Gesellschaft Deutscher Chemiker

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Gesellschaft Deutscher Chemiker
Gdch logo.jpg
Formation 1949 (1867)
Type Learned society
Headquarters Frankfurt
Location Germany
Official language
German
President
Prof. Dr. Barbara Albert
Website GDCh history

The Gesellschaft Deutscher Chemiker (GDCh) is a learned society and professional association founded in 1949 to represent the interests of German chemists in local, national and international contexts. GDCh "unites those people associated with the chemical and molecular sciences and supports them in their responsible and sustainable endeavors for the good of the public and of our environment."[1]

History[edit]

The earliest precursor of today's GDCh was the Deutsche Chemische Gesellschaft zu Berlin (DChG). Adolf von Baeyer was prominent among the German chemists who established DChG in 1867; and August Wilhelm von Hofmann was the first president.[2] This society was modeled after the British Chemical Society, which was the precursor of the Royal Society of Chemistry. Like its British counterpart, DChG sought to foster the communication of new ideas and facts throughout Germany and across international borders.[3]

In 1946, a merger created the current organization.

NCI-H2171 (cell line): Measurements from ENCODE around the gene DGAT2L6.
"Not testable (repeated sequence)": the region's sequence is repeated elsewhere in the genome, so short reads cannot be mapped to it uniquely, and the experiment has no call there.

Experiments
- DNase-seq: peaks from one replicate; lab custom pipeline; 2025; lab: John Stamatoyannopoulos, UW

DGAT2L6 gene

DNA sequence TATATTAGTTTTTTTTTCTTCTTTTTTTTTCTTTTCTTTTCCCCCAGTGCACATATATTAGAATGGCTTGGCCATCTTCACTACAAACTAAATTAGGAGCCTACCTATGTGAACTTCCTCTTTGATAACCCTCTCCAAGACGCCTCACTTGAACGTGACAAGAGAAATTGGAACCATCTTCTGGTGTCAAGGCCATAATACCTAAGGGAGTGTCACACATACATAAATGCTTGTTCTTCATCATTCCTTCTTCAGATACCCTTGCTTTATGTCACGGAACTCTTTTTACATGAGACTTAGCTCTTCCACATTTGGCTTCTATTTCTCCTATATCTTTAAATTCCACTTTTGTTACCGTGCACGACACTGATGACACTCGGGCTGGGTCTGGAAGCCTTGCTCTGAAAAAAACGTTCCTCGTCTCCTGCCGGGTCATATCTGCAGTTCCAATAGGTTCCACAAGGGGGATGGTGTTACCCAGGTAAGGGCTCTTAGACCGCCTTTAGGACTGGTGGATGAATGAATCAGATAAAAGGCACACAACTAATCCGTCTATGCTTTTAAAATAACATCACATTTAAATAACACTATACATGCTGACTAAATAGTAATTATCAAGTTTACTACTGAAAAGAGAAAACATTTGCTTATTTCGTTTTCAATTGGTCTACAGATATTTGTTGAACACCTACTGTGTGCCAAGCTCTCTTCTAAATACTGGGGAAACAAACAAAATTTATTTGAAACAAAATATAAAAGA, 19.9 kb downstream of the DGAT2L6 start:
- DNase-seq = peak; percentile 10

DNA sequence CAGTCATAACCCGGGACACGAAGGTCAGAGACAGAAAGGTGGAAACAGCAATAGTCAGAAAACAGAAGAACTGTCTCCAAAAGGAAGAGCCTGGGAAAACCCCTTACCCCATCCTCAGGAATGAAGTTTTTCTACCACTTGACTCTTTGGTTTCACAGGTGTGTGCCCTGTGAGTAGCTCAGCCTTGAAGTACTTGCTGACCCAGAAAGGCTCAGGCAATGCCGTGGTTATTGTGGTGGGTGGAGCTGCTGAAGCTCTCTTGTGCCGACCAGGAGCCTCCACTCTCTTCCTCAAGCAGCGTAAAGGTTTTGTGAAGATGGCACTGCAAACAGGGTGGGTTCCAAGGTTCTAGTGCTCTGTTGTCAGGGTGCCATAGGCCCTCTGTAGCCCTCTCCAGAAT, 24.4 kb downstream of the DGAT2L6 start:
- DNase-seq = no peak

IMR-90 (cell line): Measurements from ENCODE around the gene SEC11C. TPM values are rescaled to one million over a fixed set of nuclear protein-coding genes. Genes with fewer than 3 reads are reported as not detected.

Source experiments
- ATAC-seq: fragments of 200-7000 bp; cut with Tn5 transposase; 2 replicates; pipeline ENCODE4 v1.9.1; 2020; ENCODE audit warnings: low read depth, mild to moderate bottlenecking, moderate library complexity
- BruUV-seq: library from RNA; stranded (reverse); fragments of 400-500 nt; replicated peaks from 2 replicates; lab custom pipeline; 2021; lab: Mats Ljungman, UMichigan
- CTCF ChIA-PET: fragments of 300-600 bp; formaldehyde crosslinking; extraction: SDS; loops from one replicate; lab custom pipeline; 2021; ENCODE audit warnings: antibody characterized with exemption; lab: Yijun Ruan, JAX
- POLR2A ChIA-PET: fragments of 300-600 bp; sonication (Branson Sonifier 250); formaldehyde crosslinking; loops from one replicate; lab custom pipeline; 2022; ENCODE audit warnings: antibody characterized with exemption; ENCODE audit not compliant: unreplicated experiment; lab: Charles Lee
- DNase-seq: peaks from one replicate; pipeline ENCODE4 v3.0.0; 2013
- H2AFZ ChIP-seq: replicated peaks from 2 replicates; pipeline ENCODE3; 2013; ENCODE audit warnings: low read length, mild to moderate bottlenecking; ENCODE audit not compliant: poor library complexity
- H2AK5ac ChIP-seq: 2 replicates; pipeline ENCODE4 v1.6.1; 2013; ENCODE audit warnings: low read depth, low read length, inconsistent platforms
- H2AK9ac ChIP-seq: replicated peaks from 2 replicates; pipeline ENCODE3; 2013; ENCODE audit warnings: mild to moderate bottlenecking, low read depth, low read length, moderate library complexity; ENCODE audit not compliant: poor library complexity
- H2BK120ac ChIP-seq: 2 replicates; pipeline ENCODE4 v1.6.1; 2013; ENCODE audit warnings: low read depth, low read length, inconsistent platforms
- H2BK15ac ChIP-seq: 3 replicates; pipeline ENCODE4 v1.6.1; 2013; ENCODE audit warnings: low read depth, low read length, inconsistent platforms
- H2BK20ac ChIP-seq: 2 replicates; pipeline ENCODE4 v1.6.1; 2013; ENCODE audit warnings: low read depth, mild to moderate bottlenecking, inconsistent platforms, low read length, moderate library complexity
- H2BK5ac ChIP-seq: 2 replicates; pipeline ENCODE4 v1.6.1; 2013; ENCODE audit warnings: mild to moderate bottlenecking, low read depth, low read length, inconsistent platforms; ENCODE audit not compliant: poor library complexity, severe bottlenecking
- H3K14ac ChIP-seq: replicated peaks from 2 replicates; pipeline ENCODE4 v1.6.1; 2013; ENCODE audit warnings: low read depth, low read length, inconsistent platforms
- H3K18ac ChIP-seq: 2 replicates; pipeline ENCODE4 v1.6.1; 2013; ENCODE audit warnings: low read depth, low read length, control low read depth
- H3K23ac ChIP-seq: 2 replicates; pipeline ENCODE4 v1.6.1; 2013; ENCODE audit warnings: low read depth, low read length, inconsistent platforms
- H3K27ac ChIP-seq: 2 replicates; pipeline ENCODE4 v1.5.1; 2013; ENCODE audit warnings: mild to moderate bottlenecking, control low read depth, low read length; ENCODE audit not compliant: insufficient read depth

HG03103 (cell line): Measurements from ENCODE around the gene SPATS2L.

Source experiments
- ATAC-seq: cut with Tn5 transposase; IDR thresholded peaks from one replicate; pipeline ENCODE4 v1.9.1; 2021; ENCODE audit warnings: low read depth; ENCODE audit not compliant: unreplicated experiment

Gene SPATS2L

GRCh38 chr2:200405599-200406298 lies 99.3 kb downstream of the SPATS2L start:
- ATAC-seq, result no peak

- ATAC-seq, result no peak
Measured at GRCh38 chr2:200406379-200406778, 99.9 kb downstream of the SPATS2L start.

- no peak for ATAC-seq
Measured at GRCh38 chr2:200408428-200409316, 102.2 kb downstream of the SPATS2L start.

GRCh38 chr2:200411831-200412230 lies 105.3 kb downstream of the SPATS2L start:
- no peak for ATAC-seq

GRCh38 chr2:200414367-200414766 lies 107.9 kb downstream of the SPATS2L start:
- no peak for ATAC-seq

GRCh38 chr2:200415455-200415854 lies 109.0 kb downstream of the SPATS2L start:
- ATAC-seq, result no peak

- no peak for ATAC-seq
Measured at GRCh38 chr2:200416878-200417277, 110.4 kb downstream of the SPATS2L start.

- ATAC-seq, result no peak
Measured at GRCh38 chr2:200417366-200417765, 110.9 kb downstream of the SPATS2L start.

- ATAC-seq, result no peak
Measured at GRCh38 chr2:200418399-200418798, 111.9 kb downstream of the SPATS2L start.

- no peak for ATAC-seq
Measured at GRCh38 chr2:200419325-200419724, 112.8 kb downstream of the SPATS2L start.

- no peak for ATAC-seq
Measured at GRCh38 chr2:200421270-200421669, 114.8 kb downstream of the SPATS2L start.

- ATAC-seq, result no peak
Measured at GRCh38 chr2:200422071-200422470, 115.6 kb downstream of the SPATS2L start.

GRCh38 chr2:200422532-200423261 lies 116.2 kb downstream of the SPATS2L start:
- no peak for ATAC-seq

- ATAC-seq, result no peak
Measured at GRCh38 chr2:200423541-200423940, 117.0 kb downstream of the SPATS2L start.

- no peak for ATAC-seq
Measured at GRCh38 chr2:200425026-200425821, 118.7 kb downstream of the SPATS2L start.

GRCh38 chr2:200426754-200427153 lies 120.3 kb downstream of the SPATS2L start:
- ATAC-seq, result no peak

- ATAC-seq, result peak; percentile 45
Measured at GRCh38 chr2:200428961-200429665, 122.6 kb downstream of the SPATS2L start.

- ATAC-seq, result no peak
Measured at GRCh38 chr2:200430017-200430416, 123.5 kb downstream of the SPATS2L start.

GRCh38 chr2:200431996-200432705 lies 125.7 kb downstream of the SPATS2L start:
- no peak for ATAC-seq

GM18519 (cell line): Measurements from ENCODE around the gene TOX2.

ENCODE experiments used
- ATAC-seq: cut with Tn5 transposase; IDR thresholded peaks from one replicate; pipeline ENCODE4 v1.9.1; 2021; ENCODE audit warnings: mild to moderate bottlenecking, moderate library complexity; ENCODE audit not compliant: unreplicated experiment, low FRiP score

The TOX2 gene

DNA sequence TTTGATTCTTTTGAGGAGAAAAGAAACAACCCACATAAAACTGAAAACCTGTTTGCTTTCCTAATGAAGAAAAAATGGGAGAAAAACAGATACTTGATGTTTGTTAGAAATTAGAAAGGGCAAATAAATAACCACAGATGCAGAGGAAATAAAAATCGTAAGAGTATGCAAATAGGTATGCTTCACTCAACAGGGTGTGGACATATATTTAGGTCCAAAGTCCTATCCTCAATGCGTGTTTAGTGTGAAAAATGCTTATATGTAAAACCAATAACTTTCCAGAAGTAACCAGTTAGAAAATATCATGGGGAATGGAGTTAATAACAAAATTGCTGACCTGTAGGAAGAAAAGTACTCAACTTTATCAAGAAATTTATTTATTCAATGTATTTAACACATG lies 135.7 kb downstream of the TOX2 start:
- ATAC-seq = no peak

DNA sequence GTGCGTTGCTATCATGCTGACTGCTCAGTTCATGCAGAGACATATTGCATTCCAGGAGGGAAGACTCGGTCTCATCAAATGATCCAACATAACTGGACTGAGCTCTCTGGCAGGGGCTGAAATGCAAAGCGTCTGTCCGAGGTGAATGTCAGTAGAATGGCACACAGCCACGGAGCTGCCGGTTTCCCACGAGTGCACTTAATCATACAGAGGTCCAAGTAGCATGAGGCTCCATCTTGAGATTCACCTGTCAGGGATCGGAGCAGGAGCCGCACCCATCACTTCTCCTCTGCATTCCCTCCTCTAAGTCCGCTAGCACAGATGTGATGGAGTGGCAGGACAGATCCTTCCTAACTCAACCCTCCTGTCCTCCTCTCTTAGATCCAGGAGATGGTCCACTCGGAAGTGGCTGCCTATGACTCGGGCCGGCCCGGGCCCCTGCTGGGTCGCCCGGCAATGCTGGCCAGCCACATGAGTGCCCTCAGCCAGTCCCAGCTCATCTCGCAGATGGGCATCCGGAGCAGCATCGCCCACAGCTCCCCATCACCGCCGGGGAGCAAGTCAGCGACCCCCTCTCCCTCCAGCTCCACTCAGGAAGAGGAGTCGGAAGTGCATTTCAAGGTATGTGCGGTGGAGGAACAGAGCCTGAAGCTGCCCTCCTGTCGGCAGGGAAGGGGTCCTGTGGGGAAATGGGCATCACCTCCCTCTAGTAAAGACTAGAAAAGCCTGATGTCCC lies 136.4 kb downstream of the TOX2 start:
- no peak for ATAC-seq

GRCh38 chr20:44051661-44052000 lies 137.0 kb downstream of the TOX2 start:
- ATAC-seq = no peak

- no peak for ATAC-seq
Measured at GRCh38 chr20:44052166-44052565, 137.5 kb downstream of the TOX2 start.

Honorary Members of the GDCh have included Otto Hahn, Robert B. Woodward, Jean-Marie Lehn, George Olah and other eminent scientists.[4]

Activities[edit]

Scientific publications of the society include Nachrichten aus der Chemie,[5] Angewandte Chemie, Chemistry A European Journal, European Journal of Inorganic Chemistry, European Journal of Organic Chemistry, ChemPhysChem, ChemSusChem, ChemBioChem, ChemMedChem, ChemCatChem, ChemistryViews, Chemie Ingenieur Technik and Chemie in unserer Zeit.[6]

In the 21st century, the society has become a member of ChemPubSoc Europe, which is an organization of 16 European chemical societies. This European consortium was established in the late 1990s as many chemical journals owned by national chemical societies were amalgamated.[7]

Prizes and awards[edit]

The society acknowledges individual achievement with prizes and awards, including medale originally conferred by predecessor organizations like the Deutsche Chemische Gesellschaft (DChG) and the Verein Deutscher Chemiker (VDCh):

  • Hoffman Medal (Hofmann Denkmünze), first awarded to Henri Moissan, 1903[2]
  • Liebig Medal (Liebig Denkmünze), first awarded to Adolf von Baeyer, 1903[2]

See also[edit]

Notes[edit]

  1. ^ Gesellschaft Deutscher Chemiker (GDCh), Mission
  2. ^ a b c GDCh, History
  3. ^ a b c d e Lagowski, J. J. (1991). "A British Sesquicentennial," Journal of Chemical Education, Vol 68, No. 1, p. 1; acknowledging the sesquicentennial of The Chemical Society in London, which eventually became the Royal Society of Chemistry; retrieved 2011-06-08
  4. ^ GDCh, Awards
  5. ^ GDCh, Nachrichten aus der Chemie
  6. ^ GDCh, Journals
  7. ^ ChemPubSoc Europe, mission; participating societies

External links[edit]